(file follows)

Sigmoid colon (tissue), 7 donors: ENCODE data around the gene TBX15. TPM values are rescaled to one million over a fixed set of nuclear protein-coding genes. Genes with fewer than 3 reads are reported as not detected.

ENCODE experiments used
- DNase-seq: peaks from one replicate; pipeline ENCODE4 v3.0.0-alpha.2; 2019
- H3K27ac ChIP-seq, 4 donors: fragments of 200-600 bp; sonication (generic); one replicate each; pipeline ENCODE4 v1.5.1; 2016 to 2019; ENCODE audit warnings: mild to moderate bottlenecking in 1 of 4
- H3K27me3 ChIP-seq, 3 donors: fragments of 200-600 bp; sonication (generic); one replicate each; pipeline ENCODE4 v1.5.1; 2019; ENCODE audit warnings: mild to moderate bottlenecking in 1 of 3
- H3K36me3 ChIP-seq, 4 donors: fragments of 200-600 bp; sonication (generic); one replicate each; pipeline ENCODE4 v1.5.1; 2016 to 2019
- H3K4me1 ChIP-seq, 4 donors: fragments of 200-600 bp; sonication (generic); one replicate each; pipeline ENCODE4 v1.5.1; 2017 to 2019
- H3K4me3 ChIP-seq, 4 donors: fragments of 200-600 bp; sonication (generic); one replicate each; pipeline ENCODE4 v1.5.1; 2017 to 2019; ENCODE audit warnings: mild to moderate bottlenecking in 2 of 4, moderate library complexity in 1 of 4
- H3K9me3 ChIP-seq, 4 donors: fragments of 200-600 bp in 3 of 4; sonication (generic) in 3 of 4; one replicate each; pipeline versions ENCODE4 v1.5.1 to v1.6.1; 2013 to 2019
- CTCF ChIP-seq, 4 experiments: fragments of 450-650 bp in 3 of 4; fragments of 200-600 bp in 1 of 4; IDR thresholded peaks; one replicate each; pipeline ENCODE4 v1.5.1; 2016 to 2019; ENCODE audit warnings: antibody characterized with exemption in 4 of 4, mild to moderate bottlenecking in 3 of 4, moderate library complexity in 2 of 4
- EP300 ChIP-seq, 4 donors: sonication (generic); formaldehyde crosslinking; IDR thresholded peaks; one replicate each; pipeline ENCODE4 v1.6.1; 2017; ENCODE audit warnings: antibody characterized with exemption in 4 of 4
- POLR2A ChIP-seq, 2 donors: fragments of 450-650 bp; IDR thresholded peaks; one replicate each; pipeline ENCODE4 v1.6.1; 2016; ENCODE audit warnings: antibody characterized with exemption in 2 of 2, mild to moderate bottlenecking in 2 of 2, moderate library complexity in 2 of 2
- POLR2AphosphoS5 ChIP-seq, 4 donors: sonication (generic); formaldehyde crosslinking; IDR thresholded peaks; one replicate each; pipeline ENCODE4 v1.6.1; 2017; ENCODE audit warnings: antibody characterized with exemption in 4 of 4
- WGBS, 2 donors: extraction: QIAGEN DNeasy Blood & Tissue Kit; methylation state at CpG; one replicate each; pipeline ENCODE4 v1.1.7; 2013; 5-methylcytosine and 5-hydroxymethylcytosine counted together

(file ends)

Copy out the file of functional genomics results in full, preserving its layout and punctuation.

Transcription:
Sigmoid colon (tissue), 7 donors: ENCODE data around the gene TBX15. TPM values are rescaled to one million over a fixed set of nuclear protein-coding genes. Genes with fewer than 3 reads are reported as not detected.

ENCODE experiments used
- DNase-seq: peaks from one replicate; pipeline ENCODE4 v3.0.0-alpha.2; 2019
- H3K27ac ChIP-seq, 4 donors: fragments of 200-600 bp; sonication (generic); one replicate each; pipeline ENCODE4 v1.5.1; 2016 to 2019; ENCODE audit warnings: mild to moderate bottlenecking in 1 of 4
- H3K27me3 ChIP-seq, 3 donors: fragments of 200-600 bp; sonication (generic); one replicate each; pipeline ENCODE4 v1.5.1; 2019; ENCODE audit warnings: mild to moderate bottlenecking in 1 of 3
- H3K36me3 ChIP-seq, 4 donors: fragments of 200-600 bp; sonication (generic); one replicate each; pipeline ENCODE4 v1.5.1; 2016 to 2019
- H3K4me1 ChIP-seq, 4 donors: fragments of 200-600 bp; sonication (generic); one replicate each; pipeline ENCODE4 v1.5.1; 2017 to 2019
- H3K4me3 ChIP-seq, 4 donors: fragments of 200-600 bp; sonication (generic); one replicate each; pipeline ENCODE4 v1.5.1; 2017 to 2019; ENCODE audit warnings: mild to moderate bottlenecking in 2 of 4, moderate library complexity in 1 of 4
- H3K9me3 ChIP-seq, 4 donors: fragments of 200-600 bp in 3 of 4; sonication (generic) in 3 of 4; one replicate each; pipeline versions ENCODE4 v1.5.1 to v1.6.1; 2013 to 2019
- CTCF ChIP-seq, 4 experiments: fragments of 450-650 bp in 3 of 4; fragments of 200-600 bp in 1 of 4; IDR thresholded peaks; one replicate each; pipeline ENCODE4 v1.5.1; 2016 to 2019; ENCODE audit warnings: antibody characterized with exemption in 4 of 4, mild to moderate bottlenecking in 3 of 4, moderate library complexity in 2 of 4
- EP300 ChIP-seq, 4 donors: sonication (generic); formaldehyde crosslinking; IDR thresholded peaks; one replicate each; pipeline ENCODE4 v1.6.1; 2017; ENCODE audit warnings: antibody characterized with exemption in 4 of 4
- POLR2A ChIP-seq, 2 donors: fragments of 450-650 bp; IDR thresholded peaks; one replicate each; pipeline ENCODE4 v1.6.1; 2016; ENCODE audit warnings: antibody characterized with exemption in 2 of 2, mild to moderate bottlenecking in 2 of 2, moderate library complexity in 2 of 2
- POLR2AphosphoS5 ChIP-seq, 4 donors: sonication (generic); formaldehyde crosslinking; IDR thresholded peaks; one replicate each; pipeline ENCODE4 v1.6.1; 2017; ENCODE audit warnings: antibody characterized with exemption in 4 of 4
- WGBS, 2 donors: extraction: QIAGEN DNeasy Blood & Tissue Kit; methylation state at CpG; one replicate each; pipeline ENCODE4 v1.1.7; 2013; 5-methylcytosine and 5-hydroxymethylcytosine counted together